Jenna Barnard, Co-Head of Strategic Fixed Income, shares the Strategic Fixed Income Team’s current thoughts and views on bond markets, and addresses the most frequently asked question: is inflation on the rise?
Credit spreads have held up remarkably well despite a tsunami of issuance since mid‑March, including record breaking volumes of new investment grade issues (over a trillion US dollars so far).
With total issuance generally expected at around US$1.5 trillion for this year, the pace is set to naturally slow from now on.
Is inflation about to take off? We caution against misinterpreting price volatility as an inflation cycle about to erupt.
Note: this video was recorded on Monday 18 May 2020.
Credit holding up well despite a tsunami of issuance
This is a brief weekly video update from John and myself.
If we start with credit, I would say credit spreads have actually held up remarkably well in the face of really a tsunami of issuance — record breaking investment grade issuance — and pretty healthy high yield issuance as well. That's been going on now since mid-March when the market reopened. And as I said, credit spreads have absorbed that supply, with only very modest widening from the April tights.
That now looks to have peaked. We think last Monday [11 May] was the peak in investment grade supply, and we think it could actually taper off pretty quickly. May was always due to be a very high month of issuance seasonally. We’re pushing a trillion dollars of investment grade issuance. Most estimates are about one and a half trillion through to year end, and the pace will naturally slow. You know most companies have raised a war chest of liquidity to get them through even potentially a second wave of this virus in the autumn. So that's probably the only meaningful news in credit markets.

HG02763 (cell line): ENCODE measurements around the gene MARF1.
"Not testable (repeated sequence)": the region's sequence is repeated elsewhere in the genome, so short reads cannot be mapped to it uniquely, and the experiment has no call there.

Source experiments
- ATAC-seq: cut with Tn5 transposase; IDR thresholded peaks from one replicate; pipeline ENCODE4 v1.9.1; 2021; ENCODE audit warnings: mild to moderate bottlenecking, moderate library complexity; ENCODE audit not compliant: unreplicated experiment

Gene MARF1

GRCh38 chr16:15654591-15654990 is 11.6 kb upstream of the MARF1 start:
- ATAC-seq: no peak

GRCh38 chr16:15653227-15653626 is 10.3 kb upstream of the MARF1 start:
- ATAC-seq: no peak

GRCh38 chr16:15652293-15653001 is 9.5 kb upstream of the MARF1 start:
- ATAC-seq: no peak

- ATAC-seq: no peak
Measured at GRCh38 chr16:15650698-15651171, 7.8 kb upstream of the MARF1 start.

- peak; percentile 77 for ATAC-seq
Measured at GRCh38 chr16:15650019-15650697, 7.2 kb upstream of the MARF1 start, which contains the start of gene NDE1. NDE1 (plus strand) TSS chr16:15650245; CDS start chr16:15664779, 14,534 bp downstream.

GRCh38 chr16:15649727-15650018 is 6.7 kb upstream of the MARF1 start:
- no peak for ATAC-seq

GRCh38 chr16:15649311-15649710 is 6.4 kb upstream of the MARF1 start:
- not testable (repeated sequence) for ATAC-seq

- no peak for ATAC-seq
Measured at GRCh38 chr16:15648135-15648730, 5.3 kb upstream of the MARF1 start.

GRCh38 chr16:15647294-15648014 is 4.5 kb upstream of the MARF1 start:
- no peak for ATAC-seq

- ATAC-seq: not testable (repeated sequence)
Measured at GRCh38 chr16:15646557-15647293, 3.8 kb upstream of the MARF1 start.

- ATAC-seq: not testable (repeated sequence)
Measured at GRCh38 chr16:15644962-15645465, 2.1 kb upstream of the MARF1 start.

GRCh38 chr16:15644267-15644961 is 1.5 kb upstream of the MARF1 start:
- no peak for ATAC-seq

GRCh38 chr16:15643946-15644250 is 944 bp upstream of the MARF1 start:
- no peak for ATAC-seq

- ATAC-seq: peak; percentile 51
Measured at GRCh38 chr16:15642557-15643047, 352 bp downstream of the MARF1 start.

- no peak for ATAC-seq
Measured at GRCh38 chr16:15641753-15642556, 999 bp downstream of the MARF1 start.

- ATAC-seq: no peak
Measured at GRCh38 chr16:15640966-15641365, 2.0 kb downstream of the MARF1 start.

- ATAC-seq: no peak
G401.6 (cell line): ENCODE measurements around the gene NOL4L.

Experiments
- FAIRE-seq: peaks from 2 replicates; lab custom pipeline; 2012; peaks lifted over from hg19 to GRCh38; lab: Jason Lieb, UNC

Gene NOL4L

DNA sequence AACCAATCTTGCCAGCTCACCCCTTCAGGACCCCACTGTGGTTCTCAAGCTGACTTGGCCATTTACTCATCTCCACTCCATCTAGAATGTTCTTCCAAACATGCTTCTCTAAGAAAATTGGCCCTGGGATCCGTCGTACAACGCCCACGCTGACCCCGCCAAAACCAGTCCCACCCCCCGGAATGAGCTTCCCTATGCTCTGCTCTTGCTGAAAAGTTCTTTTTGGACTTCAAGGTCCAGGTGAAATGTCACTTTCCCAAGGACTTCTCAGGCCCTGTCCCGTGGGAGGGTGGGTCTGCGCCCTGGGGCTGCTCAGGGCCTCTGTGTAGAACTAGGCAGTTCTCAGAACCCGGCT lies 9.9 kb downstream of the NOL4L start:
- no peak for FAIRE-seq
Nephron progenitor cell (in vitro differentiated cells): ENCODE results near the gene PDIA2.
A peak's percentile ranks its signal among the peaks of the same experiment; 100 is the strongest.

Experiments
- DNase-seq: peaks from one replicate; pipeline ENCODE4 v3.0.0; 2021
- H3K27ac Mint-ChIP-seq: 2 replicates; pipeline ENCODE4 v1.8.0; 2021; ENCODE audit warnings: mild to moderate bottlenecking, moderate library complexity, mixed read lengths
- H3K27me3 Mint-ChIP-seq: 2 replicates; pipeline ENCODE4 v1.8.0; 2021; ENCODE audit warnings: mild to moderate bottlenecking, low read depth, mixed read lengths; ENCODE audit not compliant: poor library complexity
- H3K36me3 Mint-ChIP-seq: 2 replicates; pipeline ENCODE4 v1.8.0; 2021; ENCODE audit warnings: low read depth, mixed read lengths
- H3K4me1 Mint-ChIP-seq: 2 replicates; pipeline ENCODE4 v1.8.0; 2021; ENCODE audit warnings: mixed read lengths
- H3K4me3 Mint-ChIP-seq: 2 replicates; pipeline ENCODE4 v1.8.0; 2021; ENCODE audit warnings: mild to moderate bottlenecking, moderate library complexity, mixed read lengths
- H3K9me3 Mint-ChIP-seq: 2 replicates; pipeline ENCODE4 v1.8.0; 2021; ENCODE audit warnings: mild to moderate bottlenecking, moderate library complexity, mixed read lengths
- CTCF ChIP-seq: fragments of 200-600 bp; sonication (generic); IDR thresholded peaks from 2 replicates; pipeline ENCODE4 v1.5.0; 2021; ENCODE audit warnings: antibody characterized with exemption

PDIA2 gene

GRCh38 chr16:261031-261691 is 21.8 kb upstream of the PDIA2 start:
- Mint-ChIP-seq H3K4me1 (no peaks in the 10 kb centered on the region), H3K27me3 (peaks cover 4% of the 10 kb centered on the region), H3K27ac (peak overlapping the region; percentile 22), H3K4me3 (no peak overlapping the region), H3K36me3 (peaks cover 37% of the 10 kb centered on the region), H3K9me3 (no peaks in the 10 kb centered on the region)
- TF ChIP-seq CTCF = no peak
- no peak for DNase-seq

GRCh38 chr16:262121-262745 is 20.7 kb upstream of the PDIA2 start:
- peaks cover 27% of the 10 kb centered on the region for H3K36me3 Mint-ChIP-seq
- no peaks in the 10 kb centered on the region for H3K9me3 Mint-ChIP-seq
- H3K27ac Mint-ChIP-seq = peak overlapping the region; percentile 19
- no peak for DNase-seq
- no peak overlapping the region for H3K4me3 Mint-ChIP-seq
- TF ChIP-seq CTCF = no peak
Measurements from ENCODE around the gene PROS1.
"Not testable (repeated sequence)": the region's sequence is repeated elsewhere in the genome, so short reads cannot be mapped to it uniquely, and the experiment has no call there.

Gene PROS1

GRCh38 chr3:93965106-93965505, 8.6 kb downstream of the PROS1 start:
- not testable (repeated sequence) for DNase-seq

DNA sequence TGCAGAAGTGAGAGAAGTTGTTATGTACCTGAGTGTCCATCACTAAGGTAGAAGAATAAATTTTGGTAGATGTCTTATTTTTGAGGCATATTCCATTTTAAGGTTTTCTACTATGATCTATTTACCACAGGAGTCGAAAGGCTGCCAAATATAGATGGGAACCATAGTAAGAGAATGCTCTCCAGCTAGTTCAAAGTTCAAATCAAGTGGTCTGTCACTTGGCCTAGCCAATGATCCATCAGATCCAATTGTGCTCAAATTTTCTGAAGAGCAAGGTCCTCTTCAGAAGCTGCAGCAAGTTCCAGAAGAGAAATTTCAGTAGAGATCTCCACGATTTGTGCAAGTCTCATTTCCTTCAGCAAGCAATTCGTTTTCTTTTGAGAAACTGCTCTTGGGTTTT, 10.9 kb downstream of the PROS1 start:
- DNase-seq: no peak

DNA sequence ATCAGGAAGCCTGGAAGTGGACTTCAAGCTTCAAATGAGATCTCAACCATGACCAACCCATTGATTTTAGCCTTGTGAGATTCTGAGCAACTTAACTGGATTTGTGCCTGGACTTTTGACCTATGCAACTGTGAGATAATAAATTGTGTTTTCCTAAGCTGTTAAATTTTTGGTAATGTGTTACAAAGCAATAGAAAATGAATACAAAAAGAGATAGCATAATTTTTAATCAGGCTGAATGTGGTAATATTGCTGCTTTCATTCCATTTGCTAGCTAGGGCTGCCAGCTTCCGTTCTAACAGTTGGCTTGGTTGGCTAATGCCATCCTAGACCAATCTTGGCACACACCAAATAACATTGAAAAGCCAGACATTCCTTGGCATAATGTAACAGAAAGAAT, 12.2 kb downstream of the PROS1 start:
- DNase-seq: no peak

A general confusion: inflation is about to take off
And then if we turn to government bonds and duration, I think the primary question that John and I keep receiving is ‘what about inflation?’ What about inflation? Is it about to take off? And the one thing we would caution here is, to not confuse price volatility coming out of a crisis like this, with inflation and an inflation cycle, which requires a mechanism to be self-sustaining. Prices go up, wages go up, prices go up again. If we remember coming out of the 08‑09 crisis, the UK did record CPI* headline inflation of over five percent, in late 2010 and into 2011. That was a function of base effects — the very low inflation readings the year before — commodities bouncing, and some currency depreciation also feeding through. The Bank of England did not hike in response to that CPI* print of over five percent and ultimately inflation petered out and we ended up with a very low print the next year.
So, price volatility, yes; we can see price volatility after a crisis like this, and very weak inflation readings this year, but an inflation cycle — no; we're not in that camp whatsoever. And I'd caution against this obsession with inflation distracting investors [from] the big issue or the big challenge of the next five or ten years, which is a lack of income. Interest rates are [likely to be] on hold for years and central banks have been very clear about that; one high inflation print does not make up for a decade of undershooting inflation before this deflationary crash we're in at the moment.
Good reasons to remain positive on credit